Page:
- Cheetah Sprint: Get on all fours and dash forward. Can you be as agile as a cheetah? Keep practicing!
- Monkey Strut: Stand with your feet apart, toes out a little, and knees and arms bent. “Gallop” like a monkey around the room, swinging your arms as you go.
- Turtle Roam: Crawl slowly, slowly like a turtle, almost sliding across the floor. Can you make it to the finish line before anyone else?
- Snake Slither: Lie on your stomach and push yourself up with your hands, moving forward using a snake-like motion. It’s like you’re sliding across the ground!
Yoga or Stretching
Set aside some time for calming brain breaks by incorporating yoga poses or stretching exercises. This can help children relax and refocus their minds.
Let’s dive into our top five yoga poses that are perfect for kids.
- Tree Pose (Vrksasana): Start by standing straight, then balance on one foot while bending the other knee to the side. Place the sole of the bent leg either above or below the knee of your standing leg. Hold your hands up above your head like the branches of a tree. Can you feel how strong and calm trees must be?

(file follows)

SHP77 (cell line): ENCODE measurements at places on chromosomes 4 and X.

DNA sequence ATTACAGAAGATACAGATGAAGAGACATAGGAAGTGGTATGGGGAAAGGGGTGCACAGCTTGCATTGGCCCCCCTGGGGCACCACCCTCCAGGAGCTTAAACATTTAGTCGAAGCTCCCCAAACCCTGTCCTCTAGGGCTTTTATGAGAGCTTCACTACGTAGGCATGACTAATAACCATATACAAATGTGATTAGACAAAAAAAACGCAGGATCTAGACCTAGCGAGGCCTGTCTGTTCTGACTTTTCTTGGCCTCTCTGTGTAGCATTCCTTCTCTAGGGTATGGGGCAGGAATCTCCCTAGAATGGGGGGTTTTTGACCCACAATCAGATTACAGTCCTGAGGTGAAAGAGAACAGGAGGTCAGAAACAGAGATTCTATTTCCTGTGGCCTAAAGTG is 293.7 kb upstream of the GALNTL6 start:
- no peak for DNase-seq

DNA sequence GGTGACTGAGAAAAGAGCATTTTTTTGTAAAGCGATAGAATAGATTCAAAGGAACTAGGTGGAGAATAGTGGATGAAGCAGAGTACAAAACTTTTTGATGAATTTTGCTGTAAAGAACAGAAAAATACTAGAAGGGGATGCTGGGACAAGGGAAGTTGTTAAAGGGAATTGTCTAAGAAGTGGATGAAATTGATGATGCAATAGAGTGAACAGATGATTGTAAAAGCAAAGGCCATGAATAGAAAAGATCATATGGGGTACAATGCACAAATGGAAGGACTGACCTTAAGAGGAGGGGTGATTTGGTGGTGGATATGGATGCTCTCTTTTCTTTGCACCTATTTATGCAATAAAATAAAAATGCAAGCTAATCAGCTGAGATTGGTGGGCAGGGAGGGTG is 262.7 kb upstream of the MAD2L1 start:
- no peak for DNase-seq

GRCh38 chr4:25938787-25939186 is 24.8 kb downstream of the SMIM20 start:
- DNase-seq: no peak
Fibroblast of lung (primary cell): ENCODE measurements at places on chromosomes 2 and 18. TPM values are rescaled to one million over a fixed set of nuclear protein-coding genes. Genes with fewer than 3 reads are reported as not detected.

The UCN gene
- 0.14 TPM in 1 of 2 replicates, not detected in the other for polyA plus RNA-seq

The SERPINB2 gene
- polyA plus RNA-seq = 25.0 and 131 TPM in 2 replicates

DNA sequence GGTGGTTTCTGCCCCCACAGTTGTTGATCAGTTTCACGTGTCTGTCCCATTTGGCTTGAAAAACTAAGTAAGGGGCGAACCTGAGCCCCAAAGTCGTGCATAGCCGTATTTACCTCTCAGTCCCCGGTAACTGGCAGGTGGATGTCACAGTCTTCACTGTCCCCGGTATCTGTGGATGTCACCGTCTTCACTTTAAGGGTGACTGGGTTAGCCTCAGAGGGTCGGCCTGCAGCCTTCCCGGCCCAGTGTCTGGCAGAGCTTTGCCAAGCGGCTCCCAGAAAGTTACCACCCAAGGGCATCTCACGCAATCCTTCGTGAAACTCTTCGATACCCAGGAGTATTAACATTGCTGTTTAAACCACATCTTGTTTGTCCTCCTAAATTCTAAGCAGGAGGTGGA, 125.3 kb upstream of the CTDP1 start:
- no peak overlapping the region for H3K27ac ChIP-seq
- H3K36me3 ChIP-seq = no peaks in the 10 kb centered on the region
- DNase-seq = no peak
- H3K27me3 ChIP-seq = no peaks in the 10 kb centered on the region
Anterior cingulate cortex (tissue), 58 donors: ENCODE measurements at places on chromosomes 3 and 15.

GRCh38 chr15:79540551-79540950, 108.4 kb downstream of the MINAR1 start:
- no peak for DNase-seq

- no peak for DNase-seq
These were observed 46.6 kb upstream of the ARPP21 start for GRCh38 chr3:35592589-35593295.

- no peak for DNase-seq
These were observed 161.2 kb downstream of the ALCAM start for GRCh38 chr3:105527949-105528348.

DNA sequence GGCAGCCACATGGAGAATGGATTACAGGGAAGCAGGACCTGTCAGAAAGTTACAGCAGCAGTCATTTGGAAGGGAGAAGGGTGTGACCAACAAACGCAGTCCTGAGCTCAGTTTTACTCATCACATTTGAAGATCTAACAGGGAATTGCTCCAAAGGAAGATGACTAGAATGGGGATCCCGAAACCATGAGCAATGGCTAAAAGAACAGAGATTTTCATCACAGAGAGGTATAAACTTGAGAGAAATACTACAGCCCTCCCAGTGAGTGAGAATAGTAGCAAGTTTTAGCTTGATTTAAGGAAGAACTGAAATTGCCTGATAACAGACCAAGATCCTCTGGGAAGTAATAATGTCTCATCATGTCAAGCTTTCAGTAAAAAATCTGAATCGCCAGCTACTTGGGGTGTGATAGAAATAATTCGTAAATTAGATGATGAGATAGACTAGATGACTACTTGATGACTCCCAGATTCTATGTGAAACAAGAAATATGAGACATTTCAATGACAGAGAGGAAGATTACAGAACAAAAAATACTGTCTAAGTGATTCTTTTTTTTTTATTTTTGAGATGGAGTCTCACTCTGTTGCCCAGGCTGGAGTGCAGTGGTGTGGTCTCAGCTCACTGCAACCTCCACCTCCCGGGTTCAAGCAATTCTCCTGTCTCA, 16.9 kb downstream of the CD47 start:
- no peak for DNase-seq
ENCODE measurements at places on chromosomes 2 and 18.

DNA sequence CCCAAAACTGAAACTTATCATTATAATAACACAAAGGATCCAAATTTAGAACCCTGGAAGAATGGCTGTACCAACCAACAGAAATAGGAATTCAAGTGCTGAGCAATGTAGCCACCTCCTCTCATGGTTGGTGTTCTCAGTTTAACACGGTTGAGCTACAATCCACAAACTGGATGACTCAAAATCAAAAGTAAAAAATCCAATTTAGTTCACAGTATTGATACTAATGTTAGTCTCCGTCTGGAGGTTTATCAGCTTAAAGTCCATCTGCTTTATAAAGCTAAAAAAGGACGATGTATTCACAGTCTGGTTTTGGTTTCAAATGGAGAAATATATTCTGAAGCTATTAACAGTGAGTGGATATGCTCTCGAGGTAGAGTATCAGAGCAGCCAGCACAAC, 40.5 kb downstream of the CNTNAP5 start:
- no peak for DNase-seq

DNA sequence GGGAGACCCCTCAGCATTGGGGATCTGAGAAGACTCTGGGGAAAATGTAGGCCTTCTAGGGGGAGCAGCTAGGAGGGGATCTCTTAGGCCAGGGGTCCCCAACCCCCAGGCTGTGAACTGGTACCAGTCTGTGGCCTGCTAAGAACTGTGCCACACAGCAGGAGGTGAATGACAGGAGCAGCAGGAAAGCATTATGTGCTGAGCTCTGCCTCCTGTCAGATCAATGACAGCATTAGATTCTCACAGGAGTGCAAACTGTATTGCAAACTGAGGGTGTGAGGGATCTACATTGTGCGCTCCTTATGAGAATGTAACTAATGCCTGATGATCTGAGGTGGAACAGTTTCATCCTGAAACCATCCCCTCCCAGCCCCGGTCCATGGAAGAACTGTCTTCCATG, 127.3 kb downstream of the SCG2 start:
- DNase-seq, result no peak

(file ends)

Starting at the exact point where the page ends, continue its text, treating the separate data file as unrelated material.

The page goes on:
- Cobra Pose (Bhujangasana): Lie flat on your stomach, then push up with your hands under your shoulders, keeping a slight bend in the elbows. Lift your chest and head, tilting your head back. Snake charming has never been so fun!
- Butterfly Pose (Baddha Konasana): Sit with your feet together, knees out to the sides. Flutter your knees up and down – just like a butterfly flapping its wings!
- Warrior Pose (Virabhadrasana): Stand tall, then step one foot back, bending the front knee. Reach your hands up towards the sky. Feel the strength in your legs and show off your muscles.